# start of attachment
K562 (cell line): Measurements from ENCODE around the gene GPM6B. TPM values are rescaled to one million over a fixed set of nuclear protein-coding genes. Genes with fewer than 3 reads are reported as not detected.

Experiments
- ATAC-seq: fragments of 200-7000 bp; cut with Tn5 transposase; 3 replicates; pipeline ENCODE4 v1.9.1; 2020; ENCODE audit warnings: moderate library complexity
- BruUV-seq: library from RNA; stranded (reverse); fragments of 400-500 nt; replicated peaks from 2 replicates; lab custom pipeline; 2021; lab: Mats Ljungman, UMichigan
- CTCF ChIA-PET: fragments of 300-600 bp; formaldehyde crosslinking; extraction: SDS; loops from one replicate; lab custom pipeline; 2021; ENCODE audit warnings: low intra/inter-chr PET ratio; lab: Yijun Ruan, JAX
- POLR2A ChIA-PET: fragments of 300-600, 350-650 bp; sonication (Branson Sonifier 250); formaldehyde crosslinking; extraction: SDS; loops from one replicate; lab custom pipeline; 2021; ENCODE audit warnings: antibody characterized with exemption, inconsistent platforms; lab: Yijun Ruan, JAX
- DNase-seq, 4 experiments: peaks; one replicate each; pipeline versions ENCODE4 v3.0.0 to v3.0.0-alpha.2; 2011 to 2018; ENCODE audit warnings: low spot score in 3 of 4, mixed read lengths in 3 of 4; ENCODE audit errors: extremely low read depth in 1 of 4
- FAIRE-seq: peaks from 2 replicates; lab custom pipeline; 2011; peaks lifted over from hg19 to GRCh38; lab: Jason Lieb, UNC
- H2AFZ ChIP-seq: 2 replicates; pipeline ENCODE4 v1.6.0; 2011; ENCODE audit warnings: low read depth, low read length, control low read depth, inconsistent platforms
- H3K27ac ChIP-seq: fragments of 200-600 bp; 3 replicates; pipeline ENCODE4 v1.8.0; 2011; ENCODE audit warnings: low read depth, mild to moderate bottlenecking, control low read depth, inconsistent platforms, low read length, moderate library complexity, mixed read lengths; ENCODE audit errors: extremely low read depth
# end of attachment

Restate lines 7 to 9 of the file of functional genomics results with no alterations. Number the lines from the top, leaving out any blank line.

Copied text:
- DNase-seq, 4 experiments: peaks; one replicate each; pipeline versions ENCODE4 v3.0.0 to v3.0.0-alpha.2; 2011 to 2018; ENCODE audit warnings: low spot score in 3 of 4, mixed read lengths in 3 of 4; ENCODE audit errors: extremely low read depth in 1 of 4
- FAIRE-seq: peaks from 2 replicates; lab custom pipeline; 2011; peaks lifted over from hg19 to GRCh38; lab: Jason Lieb, UNC
- H2AFZ ChIP-seq: 2 replicates; pipeline ENCODE4 v1.6.0; 2011; ENCODE audit warnings: low read depth, low read length, control low read depth, inconsistent platforms